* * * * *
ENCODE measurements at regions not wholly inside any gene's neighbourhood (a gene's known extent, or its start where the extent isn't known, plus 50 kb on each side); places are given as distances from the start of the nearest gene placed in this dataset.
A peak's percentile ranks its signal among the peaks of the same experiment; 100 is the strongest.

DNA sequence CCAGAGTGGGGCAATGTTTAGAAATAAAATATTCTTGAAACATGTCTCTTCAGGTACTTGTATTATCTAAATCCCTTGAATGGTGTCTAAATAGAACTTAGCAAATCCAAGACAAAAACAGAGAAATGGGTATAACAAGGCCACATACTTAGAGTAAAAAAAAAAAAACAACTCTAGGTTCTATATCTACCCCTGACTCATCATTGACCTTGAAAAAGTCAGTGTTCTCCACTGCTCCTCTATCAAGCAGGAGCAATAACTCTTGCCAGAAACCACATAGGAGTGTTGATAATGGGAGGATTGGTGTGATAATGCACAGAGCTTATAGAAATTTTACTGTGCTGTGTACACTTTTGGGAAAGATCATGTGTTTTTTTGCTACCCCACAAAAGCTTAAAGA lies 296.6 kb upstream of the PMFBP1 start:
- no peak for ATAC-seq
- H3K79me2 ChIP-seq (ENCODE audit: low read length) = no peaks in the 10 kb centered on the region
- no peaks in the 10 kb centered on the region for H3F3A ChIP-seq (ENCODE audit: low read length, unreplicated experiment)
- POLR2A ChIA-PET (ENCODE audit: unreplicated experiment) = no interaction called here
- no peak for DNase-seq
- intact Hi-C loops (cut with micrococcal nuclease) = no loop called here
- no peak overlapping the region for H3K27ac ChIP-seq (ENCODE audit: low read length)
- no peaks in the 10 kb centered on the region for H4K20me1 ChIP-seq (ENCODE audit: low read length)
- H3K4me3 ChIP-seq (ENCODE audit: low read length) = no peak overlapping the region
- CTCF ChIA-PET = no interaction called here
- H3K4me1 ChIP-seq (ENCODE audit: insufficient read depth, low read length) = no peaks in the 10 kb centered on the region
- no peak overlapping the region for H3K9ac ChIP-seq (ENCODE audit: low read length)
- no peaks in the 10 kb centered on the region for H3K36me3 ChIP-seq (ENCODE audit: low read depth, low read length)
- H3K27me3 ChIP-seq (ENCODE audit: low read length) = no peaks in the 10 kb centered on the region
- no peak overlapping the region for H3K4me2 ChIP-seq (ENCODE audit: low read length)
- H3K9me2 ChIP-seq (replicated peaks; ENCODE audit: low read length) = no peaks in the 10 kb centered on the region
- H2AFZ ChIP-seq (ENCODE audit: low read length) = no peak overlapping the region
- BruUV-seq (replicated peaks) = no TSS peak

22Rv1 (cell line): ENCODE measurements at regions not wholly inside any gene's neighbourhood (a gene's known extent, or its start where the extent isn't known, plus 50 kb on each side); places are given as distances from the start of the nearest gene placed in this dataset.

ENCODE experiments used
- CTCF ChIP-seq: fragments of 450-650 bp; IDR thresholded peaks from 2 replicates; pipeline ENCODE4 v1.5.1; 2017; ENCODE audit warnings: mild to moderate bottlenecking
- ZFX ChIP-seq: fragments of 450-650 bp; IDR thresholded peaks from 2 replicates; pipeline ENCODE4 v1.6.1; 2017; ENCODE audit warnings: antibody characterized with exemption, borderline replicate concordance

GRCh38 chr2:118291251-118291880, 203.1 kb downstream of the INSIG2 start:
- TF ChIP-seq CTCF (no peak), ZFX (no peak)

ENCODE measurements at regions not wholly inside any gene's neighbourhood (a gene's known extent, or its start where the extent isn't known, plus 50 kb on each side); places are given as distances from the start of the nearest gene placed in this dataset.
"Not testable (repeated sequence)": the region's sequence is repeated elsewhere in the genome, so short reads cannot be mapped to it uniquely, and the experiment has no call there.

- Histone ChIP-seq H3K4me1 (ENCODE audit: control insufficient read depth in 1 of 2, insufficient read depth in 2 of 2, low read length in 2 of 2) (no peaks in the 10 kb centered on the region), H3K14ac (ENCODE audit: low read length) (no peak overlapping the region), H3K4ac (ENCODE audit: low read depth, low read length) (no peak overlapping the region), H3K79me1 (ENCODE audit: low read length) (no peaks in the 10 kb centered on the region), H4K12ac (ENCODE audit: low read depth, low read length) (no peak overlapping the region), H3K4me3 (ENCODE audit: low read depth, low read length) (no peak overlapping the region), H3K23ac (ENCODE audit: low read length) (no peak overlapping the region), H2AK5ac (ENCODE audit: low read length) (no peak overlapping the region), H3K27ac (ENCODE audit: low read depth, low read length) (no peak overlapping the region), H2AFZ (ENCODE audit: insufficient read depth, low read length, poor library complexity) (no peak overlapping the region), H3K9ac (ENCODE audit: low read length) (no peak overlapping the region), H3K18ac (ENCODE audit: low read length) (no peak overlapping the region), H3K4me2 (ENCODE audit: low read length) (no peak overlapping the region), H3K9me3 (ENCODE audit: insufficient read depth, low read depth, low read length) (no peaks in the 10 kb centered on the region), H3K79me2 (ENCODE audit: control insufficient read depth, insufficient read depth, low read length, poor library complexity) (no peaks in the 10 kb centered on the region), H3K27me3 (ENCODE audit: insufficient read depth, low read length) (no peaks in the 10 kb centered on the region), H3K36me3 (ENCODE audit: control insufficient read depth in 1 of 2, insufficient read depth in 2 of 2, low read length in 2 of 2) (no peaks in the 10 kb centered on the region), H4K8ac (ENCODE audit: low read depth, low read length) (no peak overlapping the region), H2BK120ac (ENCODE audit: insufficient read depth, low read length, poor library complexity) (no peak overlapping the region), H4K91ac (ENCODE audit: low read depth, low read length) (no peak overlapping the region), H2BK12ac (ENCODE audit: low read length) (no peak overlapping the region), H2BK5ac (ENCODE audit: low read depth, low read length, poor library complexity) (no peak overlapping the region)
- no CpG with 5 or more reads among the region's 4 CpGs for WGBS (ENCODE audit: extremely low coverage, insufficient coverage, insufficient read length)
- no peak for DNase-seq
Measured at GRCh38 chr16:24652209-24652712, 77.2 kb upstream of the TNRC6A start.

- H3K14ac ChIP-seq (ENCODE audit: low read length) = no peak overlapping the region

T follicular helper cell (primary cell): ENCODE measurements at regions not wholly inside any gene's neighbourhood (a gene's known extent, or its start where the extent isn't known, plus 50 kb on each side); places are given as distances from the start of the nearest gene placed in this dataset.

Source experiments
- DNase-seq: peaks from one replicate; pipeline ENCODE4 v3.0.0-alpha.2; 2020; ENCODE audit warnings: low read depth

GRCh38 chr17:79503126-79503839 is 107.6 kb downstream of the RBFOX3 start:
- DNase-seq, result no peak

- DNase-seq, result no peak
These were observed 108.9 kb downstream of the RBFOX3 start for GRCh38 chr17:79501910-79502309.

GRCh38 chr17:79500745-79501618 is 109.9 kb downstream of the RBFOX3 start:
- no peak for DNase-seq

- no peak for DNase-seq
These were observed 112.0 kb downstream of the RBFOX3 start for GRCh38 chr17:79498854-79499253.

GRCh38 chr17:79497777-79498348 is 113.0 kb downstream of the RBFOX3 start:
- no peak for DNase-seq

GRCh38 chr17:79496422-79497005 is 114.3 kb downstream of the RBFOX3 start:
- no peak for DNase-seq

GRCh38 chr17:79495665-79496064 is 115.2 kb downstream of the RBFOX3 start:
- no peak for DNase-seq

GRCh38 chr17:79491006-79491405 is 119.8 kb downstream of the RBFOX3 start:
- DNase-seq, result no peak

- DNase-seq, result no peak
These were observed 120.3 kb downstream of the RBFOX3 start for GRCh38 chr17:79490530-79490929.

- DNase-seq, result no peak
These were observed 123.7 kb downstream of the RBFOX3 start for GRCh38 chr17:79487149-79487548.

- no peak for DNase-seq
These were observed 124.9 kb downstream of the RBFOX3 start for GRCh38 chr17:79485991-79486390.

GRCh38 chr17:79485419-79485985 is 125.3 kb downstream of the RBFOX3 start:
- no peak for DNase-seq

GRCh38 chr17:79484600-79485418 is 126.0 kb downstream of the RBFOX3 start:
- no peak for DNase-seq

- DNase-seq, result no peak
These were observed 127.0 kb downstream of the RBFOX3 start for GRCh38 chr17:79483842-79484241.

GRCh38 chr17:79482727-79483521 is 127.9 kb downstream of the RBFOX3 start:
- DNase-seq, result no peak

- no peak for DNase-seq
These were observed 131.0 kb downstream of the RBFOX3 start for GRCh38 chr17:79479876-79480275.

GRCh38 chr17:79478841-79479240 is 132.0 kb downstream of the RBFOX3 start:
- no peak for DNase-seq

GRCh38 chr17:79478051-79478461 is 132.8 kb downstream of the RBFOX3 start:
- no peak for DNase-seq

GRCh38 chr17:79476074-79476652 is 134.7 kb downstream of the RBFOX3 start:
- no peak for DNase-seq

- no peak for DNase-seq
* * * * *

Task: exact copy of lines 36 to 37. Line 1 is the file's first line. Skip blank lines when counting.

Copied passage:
Source experiments
- DNase-seq: peaks from one replicate; pipeline ENCODE4 v3.0.0-alpha.2; 2020; ENCODE audit warnings: low read depth